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Robert W Pearce
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Mr. Pearce has tried, arbitrated and mediated numerous disputes involving complex securities, commodities, administrative, contract, commercial, business tort and employment law issues for over 30 years. He has represented hundreds of clients in Federal and state courts (trial and appellate) as... More
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The Law Offices of Robert Wayne Pearce, P.A.
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The Investor's Rights Law Blog
    Oct 31, 2012 2:49 PM

    Margin involves the use of borrowed money to buy assets, usually securities. It adds layers of risk to a portfolio. It amplifies losses as well as gains, and it subjects the customer to margin calls if the account value (which is the collateral for the margin loan) drops below a certain level.

    Investors in Florida and across the United States should think twice before deciding to use margin loans. Brokerage firms are offering customers very low-interest margin loans in this ultra-low interest rate environment, and, surprisingly, many are accepting. In fact, the use of margin accounts is up 65 percent since 2009.

    While some investors are aware of this risk, it is our experience, that most people do not realize that a brokerage firm can sell all of your stocks and other securities at firesale prices without giving any notice in order to satisfy a margin call. While firms do sometimes give their customer time to put up more collateral, they are not required to according to the fine print of the typical account agreement. If the market is moving fast against investors, that is when firms are most likely to dispense with the margin call and simply cash investors out, leaving them with big losses and sometimes a big tax bill as well. Indeed, in a worst-case scenario, an investor can end up with nothing and owing money to the brokerage firm!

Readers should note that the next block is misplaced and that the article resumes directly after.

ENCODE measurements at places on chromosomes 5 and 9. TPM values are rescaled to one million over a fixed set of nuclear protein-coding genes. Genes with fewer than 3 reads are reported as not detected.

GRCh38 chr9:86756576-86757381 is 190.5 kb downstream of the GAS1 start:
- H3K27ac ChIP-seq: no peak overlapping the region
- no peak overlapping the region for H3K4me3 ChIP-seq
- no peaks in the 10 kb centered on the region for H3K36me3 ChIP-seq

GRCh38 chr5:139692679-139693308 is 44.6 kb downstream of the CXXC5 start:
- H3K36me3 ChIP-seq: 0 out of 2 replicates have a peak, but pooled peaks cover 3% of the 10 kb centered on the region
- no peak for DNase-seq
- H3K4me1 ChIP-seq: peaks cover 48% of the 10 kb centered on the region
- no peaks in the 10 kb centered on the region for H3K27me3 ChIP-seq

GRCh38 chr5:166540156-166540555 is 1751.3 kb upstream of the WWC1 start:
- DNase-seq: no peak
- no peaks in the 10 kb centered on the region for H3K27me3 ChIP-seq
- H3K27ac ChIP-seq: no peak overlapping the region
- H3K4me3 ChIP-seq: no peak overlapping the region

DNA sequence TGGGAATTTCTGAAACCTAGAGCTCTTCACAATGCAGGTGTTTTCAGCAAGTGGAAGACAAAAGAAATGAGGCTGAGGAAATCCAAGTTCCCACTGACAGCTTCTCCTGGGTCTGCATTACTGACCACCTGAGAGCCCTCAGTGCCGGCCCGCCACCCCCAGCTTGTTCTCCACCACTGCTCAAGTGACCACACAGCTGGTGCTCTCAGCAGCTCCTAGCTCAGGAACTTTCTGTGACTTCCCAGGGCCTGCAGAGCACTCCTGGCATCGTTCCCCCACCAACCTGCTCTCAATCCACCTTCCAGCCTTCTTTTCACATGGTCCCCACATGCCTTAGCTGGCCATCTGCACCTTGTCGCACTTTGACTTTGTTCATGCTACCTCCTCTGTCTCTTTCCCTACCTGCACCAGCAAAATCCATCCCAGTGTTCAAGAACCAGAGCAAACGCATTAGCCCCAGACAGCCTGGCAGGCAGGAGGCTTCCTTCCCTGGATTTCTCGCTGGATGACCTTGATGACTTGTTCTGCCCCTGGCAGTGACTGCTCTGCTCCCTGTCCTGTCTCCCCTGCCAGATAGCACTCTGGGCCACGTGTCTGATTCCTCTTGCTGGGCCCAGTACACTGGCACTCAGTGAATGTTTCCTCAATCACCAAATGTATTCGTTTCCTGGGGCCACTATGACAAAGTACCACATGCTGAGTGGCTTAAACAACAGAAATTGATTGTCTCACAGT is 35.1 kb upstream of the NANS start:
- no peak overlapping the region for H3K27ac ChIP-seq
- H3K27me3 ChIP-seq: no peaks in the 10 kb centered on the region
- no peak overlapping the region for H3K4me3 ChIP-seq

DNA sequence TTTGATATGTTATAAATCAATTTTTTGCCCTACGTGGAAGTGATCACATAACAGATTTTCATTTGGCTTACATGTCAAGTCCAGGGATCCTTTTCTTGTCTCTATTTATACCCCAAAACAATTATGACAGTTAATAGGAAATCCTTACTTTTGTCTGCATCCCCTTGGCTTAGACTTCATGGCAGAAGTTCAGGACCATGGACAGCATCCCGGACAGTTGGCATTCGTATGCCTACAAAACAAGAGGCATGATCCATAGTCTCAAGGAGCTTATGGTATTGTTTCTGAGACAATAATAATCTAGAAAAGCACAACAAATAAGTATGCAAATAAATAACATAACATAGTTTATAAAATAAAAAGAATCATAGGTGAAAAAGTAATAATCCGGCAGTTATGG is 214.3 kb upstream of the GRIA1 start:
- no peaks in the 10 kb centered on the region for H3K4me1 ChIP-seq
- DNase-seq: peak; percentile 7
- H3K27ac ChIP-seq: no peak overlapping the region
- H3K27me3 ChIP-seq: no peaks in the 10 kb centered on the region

Investors may have legal recourse if a disaster like that occurs, but it can be a long, difficult road to recover these losses.

    In addition to traditional margin accounts, other nontraditional lenders are making stock-based loans these days. The same cautions apply. The stocks that serve as collateral can be sold without notice if they fall below a certain level.

    Investors should be very leery about margin. It's like playing with fire.

    The most important of investors' rights is the right to be informed! This Investors' Rights blog post is by the Law Offices of Robert Wayne Pearce, P.A., located in Boca Raton, Florida. For over 30 years, Mr. Pearce has tried, arbitrated, and mediated hundreds of disputes involving complex securities, commodities and investment law issues. Our law firm is devoted to protecting investors' rights nationwide! Please visit our website,, post a comment, call (800) 732-2889, or email Mr. Pearce at for answers to any of your questions about this blog post and/or any related matter.

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